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The Legal Technology Trends of 2019, part 2

In November, the American Bar Association (ABA) published its annual Legal Technology Survey Report. The report typically is accompanied by a series of detailed reports on specific subjects, that are published over a period of several weeks. In a previous article we dealt with the first three of those reports. In this article, we’ll have a look at the next five, which deal with practice management, budgeting and planning, technology training, solo and small firms. A ninth report was published on lawyer well-being, but it largely repeats items raised in the other reports.

Firm Culture

When it comes to demographics, the report found that the majority of respondents, no less than 71%, were male, although the gender gap decreased as age decreased. 33% of respondents was between 60-69, while less than 2% were under 29 years old; 21% were in their 50s.

With the exception of solo lawyers, the vast majority of lawyers still mainly work from a traditional office space. 34% of solo lawyers work from home. Overall, the profession keeps flexible working hours (offered by 77% of law firms) and mobile: roughly 50% of lawyers have telecommuted. 88% of those who telecommute work from home.

The report also found that there is a large and continuing gap between what the larger firms offer in terms of amenities, cyber protection, and training and what smaller firms offer.

Overall, lawyers are still working too hard, and continue to not acknowledge the strain this puts on their mental health.

Practice Management

Law Technology Today summarizes the following key points regarding the survey’s findings on practice management solutions.

Usage and satisfaction of Practice Management software: while the rest of the world increasingly relies more and more on technology, the legal profession hasn’t really followed suit. The use of practice management software has been more or less stagnant for the last four years. The majority of users of these packages remains satisfied with their usage.

Need for improvement and all-inclusiveness: one of the main problems with practice management software is that most of them are still only offering partial solutions. There isn’t any program that handle every aspect of law firm management. As a result, law firms typically must rely on several programs, where their interoperability leaves much to be desired.

Rise of CRM as an alternative: as a result of the limitations of existing practice management software, there has been an increase in the usage of Customer Relationship Management (CRM) solutions in law firms.

Shifts in the Use of Laptops, Computers, and Mobile Devices: 57% of lawyers still use a desktop computer as their primary work computer. This confirms the downward trend of the last years and corresponds to the increase in the use of laptops as the main work computer, which now stands at 41%. This shift towards laptop computers can be seen mainly in large firms, followed by medium sized firms. For small firms the increase in laptop usage was limited to a 1% increase (to 35%), and for solo lawyers, the number remained the same at 40%.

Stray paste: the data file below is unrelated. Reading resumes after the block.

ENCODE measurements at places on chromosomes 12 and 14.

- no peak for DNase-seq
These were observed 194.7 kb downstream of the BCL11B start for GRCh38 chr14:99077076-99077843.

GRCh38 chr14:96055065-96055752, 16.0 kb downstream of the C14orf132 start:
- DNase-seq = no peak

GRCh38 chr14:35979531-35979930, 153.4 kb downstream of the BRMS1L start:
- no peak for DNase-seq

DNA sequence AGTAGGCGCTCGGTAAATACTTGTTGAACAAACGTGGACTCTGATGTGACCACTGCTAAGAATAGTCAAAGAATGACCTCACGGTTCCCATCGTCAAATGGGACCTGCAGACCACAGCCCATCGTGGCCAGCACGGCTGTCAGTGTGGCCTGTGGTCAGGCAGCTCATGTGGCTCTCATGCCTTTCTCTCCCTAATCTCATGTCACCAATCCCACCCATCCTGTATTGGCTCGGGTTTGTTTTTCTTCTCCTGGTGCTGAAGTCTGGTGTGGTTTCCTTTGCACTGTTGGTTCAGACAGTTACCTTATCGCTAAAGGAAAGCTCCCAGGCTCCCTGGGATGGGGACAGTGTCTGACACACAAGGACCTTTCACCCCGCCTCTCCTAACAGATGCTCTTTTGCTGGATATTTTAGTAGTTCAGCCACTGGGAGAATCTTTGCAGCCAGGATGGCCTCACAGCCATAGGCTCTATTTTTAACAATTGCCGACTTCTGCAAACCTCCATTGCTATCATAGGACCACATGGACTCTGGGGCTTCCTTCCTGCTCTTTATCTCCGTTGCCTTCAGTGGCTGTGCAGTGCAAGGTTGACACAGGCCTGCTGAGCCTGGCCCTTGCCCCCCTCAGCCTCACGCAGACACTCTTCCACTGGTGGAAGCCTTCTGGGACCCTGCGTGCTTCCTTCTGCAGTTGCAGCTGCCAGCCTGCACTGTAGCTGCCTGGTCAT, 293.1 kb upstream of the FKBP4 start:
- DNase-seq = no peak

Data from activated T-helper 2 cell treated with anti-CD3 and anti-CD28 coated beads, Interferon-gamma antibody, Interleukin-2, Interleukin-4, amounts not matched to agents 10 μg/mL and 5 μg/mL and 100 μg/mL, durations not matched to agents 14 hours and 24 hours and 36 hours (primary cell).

The Continuing Increase of Remote Access: one of the main findings of the report is that lawyers are increasingly using remote access, with 73% of lawyers using telecommuting technologies in 2019, compared to 68% last year. These are mainly used to occasionally work from home.

Consistency of Fee Structures and the Adoption of New Technology: there was little change in how law firms charge. Most law firms, 69%, are still using hourly fees. Fixed fees saw a slight increase from 15 to 17%, which came at the expense of contingent fees which fell from 11 to 9%. Other fee structures remained the same.

Budgeting and Planning

There is some good news when it comes to budgeting and planning: in 2019, the law firms that have a budget for technology slightly increased their spending. Solo firms spent about the same as last year, and have no intention of spending more next year, where all other firms that have a budget intend to increase it for next year.

The report also advises to consider budgeting for technology training (see below), and to start using metrics to measure technology usage and the track what is working and what isn’t. “Plan well, spend wisely, and prioritize accordingly; technology is and will remain an essential part of running a law firm.” (Law Technology Today)

Technology Training

In 2019, lawyers need technology to efficiently run their practice. In fact, by now most bar associations require lawyers to be familiar with “the risks and benefits associated with technology”. To be able to use that technology effectively, training is essential. A majority of 82% of lawyers understand that technology training is important. The bad news is that in 2019, fewer attorneys had access to technology training at their law firms. Barely more than half of the attorney respondents to the survey had technology training available at their firms. The chance of having training available at the firm rises with the size of the firm, as was the case in previous years. Interestingly, the report also warns that solo lawyers may be overestimating their technology competence and underestimating their need for training.

Solo and Small Firms

Solo and small firms (with 2 to 9 attorneys) still form the majority of law firms: with 32% and 31% respectively, they’re good for 63% of law firms. When looking at the ages of the lawyers, the largest (10-year) segment consists of lawyers between 60-69.

The survey found that technology adoption among solo and small firms appears to be stagnant or declining. The only exception is the use of practice management software, which slightly more solo and small firms are using in 2019 than before. As mentioned before, rather alarmingly, less than 50% of solo and small law firms use file and email encryption, file access restriction, intrusion prevention and detection, web filtering, whole or full desk encryption, or employee monitoring.

 

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The Legal Technology Trends of 2019, Part 1